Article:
Predicting Adverse Outcome in Patients with Acute Pulmonary Embolism: A Risk Score
Jacques Wicki (1) , Arnaud Perrier (1) , Thomas V. Perneger (2) , Henri Bounameaux (3) , Alain François Junod (1)
From the (1) Medical Clinic (1), (2) Quality of Care Unit and Institute of Social and Preventive Medicine, (3) Division of Angiology and Hemostasis, Geneva University Hospital, Geneva, Switzerland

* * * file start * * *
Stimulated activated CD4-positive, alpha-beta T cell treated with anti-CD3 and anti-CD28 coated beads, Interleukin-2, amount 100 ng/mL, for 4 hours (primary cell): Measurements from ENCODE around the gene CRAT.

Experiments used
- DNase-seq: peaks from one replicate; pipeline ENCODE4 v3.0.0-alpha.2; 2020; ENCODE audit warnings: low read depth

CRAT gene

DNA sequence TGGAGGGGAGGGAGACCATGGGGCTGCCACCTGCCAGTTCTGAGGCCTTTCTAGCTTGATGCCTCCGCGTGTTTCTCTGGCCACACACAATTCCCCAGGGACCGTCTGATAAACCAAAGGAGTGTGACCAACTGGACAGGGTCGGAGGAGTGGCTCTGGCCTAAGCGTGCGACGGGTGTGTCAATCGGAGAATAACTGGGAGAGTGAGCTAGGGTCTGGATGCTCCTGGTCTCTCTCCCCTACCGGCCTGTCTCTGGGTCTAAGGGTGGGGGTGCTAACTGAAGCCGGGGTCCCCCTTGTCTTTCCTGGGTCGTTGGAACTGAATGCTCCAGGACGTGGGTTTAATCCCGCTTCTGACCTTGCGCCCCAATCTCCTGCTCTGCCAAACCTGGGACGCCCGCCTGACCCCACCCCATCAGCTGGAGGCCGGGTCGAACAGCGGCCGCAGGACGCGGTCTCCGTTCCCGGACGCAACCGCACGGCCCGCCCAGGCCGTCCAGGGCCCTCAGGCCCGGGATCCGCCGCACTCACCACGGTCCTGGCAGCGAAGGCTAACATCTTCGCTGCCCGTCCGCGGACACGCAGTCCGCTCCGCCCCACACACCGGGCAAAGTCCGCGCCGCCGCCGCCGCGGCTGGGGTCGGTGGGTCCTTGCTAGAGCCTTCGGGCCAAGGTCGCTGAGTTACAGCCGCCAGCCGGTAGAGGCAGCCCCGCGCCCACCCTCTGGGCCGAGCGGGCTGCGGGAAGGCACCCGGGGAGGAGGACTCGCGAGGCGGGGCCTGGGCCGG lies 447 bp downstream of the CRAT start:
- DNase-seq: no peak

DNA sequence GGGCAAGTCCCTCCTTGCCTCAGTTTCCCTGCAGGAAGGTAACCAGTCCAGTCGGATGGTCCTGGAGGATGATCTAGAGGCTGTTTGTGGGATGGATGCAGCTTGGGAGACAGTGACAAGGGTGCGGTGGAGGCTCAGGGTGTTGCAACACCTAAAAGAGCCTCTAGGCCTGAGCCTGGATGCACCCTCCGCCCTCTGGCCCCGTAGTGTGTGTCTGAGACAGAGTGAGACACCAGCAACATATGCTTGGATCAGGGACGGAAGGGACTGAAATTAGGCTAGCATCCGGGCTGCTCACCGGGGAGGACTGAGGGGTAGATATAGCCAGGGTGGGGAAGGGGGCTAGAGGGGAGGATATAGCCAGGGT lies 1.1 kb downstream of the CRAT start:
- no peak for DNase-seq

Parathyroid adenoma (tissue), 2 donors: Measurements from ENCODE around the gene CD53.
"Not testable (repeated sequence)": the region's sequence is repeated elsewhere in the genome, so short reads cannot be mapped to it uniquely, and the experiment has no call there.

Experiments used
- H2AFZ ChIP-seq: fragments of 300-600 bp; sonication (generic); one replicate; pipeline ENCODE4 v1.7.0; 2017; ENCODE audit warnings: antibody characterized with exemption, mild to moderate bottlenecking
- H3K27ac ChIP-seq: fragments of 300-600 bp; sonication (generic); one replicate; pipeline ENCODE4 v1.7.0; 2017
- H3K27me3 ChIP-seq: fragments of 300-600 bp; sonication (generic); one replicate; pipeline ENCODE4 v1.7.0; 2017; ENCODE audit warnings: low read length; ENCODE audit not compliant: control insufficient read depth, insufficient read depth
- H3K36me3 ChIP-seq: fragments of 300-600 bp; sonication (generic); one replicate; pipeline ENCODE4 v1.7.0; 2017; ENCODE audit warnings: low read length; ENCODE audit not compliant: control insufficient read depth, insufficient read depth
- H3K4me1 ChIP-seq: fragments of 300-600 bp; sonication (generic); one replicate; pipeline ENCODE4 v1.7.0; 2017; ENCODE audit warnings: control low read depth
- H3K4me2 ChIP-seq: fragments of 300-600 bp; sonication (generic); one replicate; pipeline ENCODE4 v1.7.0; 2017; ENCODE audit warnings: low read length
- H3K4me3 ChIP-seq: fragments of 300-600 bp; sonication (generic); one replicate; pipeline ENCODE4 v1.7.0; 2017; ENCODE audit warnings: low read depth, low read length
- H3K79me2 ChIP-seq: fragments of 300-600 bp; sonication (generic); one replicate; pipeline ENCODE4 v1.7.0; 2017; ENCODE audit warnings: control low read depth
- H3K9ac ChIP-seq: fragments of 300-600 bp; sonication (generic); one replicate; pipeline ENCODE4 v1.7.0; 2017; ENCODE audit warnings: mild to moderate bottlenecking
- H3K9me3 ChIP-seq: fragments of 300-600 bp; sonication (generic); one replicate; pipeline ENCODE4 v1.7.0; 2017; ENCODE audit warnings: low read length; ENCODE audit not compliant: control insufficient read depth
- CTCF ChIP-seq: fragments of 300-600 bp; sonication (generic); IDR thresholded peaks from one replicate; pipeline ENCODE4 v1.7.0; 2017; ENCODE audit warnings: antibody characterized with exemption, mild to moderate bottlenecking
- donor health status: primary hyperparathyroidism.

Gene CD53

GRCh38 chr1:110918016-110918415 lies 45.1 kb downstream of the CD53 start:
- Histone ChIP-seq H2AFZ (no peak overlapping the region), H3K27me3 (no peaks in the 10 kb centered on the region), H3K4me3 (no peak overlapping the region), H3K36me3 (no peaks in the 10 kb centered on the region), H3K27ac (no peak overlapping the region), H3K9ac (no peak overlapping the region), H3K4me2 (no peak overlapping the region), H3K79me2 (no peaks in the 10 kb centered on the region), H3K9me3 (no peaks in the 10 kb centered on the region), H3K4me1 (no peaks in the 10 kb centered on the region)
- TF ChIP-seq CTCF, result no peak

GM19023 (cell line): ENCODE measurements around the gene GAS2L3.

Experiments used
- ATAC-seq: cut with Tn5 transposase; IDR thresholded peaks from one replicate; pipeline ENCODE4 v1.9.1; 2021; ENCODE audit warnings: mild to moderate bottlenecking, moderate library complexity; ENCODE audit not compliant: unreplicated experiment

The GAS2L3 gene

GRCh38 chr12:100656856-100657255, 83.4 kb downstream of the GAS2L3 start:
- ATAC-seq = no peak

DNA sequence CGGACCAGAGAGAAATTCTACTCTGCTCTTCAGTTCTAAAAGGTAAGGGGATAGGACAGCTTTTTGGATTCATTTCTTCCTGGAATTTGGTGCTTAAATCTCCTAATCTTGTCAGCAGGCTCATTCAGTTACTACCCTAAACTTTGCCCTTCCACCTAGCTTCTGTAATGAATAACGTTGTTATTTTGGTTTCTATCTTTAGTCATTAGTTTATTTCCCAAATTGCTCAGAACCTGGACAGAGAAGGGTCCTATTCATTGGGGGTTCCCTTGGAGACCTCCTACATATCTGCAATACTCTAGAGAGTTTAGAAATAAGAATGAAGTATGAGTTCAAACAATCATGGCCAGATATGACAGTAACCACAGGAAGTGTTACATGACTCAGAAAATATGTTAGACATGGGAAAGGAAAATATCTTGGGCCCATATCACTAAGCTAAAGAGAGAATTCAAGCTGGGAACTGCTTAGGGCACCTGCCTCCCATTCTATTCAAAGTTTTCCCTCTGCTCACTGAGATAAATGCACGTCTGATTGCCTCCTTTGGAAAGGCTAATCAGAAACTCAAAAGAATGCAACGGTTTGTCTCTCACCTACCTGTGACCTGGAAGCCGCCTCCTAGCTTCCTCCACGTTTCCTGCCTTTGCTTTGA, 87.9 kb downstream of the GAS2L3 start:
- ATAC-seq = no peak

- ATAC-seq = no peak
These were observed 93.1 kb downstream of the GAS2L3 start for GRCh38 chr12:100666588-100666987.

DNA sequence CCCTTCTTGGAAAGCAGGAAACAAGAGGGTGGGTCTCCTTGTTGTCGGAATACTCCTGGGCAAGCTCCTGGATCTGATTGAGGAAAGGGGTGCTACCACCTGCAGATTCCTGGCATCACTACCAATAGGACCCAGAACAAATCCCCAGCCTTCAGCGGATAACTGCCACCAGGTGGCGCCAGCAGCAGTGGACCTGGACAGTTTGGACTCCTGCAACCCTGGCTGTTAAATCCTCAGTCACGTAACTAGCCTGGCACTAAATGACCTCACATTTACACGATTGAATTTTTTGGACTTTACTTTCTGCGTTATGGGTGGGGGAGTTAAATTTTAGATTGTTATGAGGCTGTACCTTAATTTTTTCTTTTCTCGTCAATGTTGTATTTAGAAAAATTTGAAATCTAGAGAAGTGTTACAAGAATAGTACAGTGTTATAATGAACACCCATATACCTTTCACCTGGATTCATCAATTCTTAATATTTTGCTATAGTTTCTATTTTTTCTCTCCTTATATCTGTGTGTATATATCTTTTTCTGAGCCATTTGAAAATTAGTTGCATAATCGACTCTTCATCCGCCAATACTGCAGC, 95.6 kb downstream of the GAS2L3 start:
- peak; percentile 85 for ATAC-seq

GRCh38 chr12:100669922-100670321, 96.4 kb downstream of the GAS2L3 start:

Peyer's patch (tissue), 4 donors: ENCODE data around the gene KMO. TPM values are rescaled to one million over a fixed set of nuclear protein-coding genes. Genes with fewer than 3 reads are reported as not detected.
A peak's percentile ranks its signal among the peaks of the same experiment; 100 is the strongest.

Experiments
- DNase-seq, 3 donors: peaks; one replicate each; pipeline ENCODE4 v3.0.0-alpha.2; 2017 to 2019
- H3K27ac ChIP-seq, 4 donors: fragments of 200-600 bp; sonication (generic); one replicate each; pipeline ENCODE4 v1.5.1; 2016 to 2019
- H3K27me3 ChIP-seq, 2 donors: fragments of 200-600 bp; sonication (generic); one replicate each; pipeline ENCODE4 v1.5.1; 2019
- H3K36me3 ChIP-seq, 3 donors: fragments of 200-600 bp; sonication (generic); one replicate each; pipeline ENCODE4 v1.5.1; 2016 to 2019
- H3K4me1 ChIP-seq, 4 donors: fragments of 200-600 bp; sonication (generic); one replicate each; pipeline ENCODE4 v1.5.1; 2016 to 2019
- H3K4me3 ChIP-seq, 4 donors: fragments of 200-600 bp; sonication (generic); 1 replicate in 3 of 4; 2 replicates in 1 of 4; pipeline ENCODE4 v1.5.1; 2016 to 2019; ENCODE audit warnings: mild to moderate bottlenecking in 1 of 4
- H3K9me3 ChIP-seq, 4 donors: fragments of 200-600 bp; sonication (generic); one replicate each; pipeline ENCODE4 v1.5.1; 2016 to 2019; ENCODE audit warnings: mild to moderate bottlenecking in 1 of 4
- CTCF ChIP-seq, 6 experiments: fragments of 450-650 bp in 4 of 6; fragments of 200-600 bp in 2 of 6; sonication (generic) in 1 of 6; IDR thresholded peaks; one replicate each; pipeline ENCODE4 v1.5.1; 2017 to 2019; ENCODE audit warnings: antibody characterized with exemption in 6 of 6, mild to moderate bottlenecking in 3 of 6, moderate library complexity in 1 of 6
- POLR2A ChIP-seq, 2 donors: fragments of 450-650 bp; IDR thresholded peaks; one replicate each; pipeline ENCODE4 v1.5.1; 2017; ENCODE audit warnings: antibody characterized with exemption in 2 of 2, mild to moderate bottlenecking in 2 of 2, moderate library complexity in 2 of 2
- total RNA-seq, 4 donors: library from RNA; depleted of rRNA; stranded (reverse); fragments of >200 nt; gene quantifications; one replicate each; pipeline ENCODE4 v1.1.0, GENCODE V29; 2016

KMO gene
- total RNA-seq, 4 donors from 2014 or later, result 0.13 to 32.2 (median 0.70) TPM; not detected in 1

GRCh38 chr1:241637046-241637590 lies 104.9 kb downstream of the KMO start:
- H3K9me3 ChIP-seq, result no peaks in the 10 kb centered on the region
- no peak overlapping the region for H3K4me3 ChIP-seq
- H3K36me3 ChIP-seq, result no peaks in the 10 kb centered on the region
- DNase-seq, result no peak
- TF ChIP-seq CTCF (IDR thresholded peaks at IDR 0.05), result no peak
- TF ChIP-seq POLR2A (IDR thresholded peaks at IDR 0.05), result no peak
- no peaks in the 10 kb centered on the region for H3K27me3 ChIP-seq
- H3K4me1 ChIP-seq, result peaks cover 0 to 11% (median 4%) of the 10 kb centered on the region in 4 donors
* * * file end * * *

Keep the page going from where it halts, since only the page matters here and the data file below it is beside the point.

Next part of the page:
Summary Reliable prediction of adverse outcomes in acute pulmonary embolismmay help choose between in-hospital and ambulatory treatment.We aimed to identify predictors of adverse events in patients with pulmonaryembolism and to generate a simple risk score for use in clinicalsettings. We prospectively followed 296 consecutive patients with pulmonaryembolism admitted through the emergency ward. Logistic regressionwas used to predict death, recurrent thromboembolic event, ormajor bleeding at 3 months. Thirty patients (10.1%) had one or moreadverse events during the 3-month follow-up period: 25 patients (8.4%)died, thromboembolic events recurred in 10 patients (3.4%), and majorbleeding occurred in 5 patients (1.7%). Factors associated with an adverseoutcome in multivariate analysis were cancer, heart failure, previousdeep vein thrombosis, systolic blood pressure <100 mmHg, arterialPaO 2 <8 kPa, and presence of deep vein thrombosis on ultrasound. Arisk score was calculated by adding 2 points for cancer and hypotension,and 1 point each for the other predictors. A score of 2 best identifiedpatients at risk of an adverse outcome in a receiver operating characteristiccurve analysis. Of 180 low-risk patients (67.2%) (score ≤2),only 4 experienced an adverse outcome (2.2%), compared to 23(26.1%) of 88 high-risk patients (score ≥3). A simple risk score basedon easily available variables can accurately identify patients with pulmonaryembolism at low risk of an adverse outcome. Such a score maybe useful for selecting patients with pulmonary embolism eligible foroutpatient care.